Shabbes, Shabbes, Shabbes.

So you know that phrase that says Moshiach will come when all Jews keep Shabbat twice (or, according to some traditions, thrice) in a row?

Yeah. I’m pretty sure I’m the one keeping Moschiach from coming.

I am not shomer Shabbat. I never have been, and I don’t think I ever will be. I haven’t been shomer Shabbat in the past because I grew up as a non-Jew doing non-Shabbat-y things on Shabbat. I’m pretty sure Saturday morning cartoons are quintessentially American like apple pie and Twinkies.

I’m not shomer Shabbat because I do not currently live in my own place. I can’t very well ask my parents to please forget that very important game on Saturday.

I will probably not be shomer Shabbat in the future because The Boy will, G-d willing, be the co-occupant of my future abode and he’s more of a wine, candles…and movie kind of Shabbat guy.

It’s not that I don’t want to. It’s that I’m lazy. I admit it. I don’t live in a Jewish area (anyone wonder why Orthodoxy’s going strong? This, more than any other thing, is it, IMNSHO.). I don’t have a Jewish group of people around me 24/7. No one close by for Shabbat or Yom Tov. Getting to shul is an ordeal. Reminding everyone to please not touch the light switches (scotch tape is your friend?) and even if you think this is stupid, it’s not to me, so please, for the love of all that is Holy, just do me this favor for 25 hours.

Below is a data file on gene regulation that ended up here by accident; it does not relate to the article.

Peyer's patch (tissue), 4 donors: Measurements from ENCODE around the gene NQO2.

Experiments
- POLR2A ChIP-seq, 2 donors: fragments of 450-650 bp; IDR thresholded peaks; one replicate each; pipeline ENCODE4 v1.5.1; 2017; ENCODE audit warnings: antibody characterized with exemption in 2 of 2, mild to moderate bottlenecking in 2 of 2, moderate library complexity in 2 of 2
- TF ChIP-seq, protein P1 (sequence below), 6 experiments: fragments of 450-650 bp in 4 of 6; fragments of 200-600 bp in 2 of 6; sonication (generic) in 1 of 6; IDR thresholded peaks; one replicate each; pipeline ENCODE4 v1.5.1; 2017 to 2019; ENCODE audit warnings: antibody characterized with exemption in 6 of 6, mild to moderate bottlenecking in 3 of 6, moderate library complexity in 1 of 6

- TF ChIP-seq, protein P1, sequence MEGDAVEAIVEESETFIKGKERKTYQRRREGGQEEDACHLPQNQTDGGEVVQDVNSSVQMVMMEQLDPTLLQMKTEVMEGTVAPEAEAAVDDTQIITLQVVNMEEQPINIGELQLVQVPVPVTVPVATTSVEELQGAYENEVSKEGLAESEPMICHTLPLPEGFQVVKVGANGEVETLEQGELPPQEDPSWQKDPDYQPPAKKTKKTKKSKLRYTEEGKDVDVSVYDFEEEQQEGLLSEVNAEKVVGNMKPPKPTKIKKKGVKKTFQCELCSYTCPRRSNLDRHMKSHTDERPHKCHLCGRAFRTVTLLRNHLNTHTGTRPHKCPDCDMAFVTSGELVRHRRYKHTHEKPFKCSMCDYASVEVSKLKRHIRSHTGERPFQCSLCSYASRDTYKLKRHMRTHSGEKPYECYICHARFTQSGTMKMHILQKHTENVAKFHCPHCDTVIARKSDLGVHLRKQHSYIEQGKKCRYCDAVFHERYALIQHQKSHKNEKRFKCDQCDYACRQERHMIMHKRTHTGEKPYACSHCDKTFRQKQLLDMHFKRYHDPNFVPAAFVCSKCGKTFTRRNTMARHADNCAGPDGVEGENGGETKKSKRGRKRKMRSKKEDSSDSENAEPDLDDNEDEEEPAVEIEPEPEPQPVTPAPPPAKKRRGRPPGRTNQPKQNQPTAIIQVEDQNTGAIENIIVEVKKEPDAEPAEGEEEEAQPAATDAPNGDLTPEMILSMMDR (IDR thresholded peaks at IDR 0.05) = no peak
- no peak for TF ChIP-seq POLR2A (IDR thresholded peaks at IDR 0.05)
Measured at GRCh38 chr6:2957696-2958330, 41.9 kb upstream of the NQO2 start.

Here I was. Browsing the list of Birthright Trip Organizers back in September.

Israel Free Spirit: “Shabbat in Jerusalem.”

Wowza. I wonder what it’s like to hear the Shabbat siren.

It may or may not have been the primary decision-factor.

Fast forward a few months and I’m actually IN Eretz Israel. While everyone else was clapping when the plane landed, I was busy saying my Shecheyanu. Not every day that you get to *BE* in Israel.

We are up in the Golan Heights for a few days (which I will talk about later). Then we drove to Tel Aviv. I met The Boy’s Tel Aviv-ian cousin in a bar for a few hours. I slept for four hours. I get on the bus. I am taken to Israel’s Hall of Independence. I am blown away.

I am shuffled to the bus again. Matisyahu’s Jerusalem comes on the speakers.

We are ascending to Jerusalem. It takes 45 minutes. I ask the Rabbi when Shabbat starts. It is already 10:45 after all. “Oh, 40 minutes before. Jerusalem has this special custom.” (The things you learn! I thought it was 18 minutes everywhere!) That’s great rabbi. I’m wondering what the 40 minutes means for TODAY. “Oh. Well it is… what that clock says.”

There is a clock as you enter the city limits. It says the time Shabbat starts and ends. This is mind blowing.